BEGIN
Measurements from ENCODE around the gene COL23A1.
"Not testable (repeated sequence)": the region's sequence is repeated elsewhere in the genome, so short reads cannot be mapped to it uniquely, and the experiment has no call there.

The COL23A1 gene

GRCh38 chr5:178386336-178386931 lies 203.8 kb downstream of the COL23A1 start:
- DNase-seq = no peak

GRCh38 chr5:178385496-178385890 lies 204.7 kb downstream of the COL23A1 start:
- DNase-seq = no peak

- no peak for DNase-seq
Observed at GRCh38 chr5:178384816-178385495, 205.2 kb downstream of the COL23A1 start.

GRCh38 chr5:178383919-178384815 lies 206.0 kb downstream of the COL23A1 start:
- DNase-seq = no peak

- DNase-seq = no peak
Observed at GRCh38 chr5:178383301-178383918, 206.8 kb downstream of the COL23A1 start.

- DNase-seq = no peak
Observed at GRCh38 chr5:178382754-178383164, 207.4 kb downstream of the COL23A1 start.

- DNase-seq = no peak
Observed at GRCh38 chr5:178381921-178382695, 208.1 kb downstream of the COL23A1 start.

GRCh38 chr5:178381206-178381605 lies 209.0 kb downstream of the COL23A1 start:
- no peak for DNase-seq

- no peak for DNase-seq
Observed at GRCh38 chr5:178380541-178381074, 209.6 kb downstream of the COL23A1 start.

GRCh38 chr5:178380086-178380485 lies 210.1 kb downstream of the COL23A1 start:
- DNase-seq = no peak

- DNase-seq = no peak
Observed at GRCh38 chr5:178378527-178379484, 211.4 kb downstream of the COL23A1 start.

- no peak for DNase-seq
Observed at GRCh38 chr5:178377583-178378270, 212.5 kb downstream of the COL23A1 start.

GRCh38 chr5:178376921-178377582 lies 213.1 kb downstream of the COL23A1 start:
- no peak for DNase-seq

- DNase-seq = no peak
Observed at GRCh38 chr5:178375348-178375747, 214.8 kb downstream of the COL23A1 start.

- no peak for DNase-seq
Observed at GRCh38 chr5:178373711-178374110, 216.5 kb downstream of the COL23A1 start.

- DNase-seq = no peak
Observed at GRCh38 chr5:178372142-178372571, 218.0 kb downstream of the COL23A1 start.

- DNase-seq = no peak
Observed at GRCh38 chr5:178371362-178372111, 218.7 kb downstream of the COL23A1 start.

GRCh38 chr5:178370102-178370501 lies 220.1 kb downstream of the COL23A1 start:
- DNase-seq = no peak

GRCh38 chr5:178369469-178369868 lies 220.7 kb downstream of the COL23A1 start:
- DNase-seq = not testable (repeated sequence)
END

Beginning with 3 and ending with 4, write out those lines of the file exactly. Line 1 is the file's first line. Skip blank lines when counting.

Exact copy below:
The COL23A1 gene

GRCh38 chr5:178386336-178386931 lies 203.8 kb downstream of the COL23A1 start: